WASHINGTON — Republican House lawmakers want Defense Secretary Jim Mattis to reverse military plans to allow transgender individuals to enlist in the military, and on Wednesday threatened legislative action if he moves ahead with the idea.
"This policy is not only costly, it's also a threat to readiness," said Rep. Vicky Hartzler, R-Mo., during debate on the annual defense authorization bill before the House Armed Services Committee on Wednesday.
"Military service is a privilege, not a right. It is predicated on the singular goal of winning the war and defeating the enemy. All decisions on personnel and funding should be made with this in mind."
Supporters of the new transgender policy insist that it does improve force readiness, by not restricting the talent pool of military recruits based on outdated stereotypes. But conservative lawmakers decried the rules, written by former President Barack Obama's Pentagon, amount to social engineering with little real benefit for the services.
Last week, officials from the Human Rights Campaign objected to reports that Mattis and senior Pentagon officials are considering a six-month delay in the new policy, scheduled to be implemented July 1.
Transgender troops are already allowed to serve openly, based on military changes implemented last year. But the new recruiting push now appears to face a significant delay while service officials grapple with questions about its implementation.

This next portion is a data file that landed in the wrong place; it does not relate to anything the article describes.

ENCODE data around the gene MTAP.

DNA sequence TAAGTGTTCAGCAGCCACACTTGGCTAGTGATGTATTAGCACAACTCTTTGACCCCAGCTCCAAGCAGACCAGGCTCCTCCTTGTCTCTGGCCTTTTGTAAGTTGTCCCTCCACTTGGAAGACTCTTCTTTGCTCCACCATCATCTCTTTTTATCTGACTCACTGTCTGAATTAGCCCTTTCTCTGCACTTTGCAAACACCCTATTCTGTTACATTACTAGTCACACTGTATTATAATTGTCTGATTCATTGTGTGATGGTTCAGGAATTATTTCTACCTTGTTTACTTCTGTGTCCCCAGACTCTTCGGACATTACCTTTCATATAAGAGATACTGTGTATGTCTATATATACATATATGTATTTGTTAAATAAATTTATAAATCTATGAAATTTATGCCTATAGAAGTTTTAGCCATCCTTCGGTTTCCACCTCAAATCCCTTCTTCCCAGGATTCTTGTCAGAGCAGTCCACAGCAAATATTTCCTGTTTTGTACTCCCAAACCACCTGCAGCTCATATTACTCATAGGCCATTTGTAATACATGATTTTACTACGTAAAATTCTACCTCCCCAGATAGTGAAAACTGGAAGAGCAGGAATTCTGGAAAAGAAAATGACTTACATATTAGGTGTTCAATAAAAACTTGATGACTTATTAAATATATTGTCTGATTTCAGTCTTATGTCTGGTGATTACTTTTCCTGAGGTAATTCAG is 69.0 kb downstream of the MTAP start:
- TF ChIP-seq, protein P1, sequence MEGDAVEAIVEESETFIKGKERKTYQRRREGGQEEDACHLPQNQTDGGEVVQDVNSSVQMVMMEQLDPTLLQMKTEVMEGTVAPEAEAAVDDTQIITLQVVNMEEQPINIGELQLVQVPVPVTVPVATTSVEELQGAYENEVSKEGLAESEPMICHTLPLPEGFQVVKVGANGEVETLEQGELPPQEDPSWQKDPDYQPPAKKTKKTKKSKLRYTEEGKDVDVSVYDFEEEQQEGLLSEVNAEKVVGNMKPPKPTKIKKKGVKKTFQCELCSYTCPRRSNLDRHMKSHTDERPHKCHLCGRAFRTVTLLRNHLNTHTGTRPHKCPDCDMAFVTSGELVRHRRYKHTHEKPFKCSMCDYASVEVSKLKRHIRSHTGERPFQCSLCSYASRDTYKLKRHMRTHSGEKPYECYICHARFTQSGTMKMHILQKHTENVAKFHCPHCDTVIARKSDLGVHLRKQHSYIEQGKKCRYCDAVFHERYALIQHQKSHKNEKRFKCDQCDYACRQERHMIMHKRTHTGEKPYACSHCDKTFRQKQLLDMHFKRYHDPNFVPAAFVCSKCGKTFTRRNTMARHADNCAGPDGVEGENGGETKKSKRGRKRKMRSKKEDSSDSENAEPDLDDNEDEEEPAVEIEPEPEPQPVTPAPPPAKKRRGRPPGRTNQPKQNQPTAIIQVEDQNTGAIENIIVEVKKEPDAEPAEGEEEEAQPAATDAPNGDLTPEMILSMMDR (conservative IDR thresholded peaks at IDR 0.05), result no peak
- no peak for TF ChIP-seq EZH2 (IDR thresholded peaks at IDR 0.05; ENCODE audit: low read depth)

Hartzler and other opponents said it should be dumped completely. They promised action from the committee in coming weeks if Mattis does not halt the new order.
"This (policy) doesn't make (troops) more effective or efficient or deadly. What it does is distract everybody," said Rep. Duncan Hunter, R-Calif., who served with the Marine Corps in Iraq and Afghanistan.
"I couldn't imagine having to share showers with somebody that was a girl and didn't have a surgery to become a man but kept the girl stuff and now she's with a bunch of guys."
Democrats blasted those comments as inflammatory and ignorant. Rep. Chellie Pingree, D-Maine, noted the decision to change the policy came after "rigorous" department debate and study.
"The working group concluded that there would be minimal readiness impacts allowing the service members to serve openly," she said. "They signed off on an inclusive policy because they concluded on the basis of the research that inclusion wouldn't compromise readiness.
"Secretary (Mattis) indicated he will not revisit the decisions in positions in the previous administration absent concrete readiness at this point. We know of no such evidence."
No language regarding the policy was included in the final draft of the House authorization bill. But Hartzler said she was sidelining her objections "with the understanding and plea to the secretary to take the steps needed to restore readiness and make sure we do not waste precious taxpayer dollars" on the policy change.
"If that doesn’t happen, we need to take action on (this bill) once it gets to the House floor," she said.
Advocacy groups estimate that roughly 15,500 transgender service members are currently in the ranks. Defense officials are expected to announce an update on the policy in coming days.
Leo Shane III covers Congress, Veterans Affairs and the White House for Military Times. He can be reached at firstname.lastname@example.org.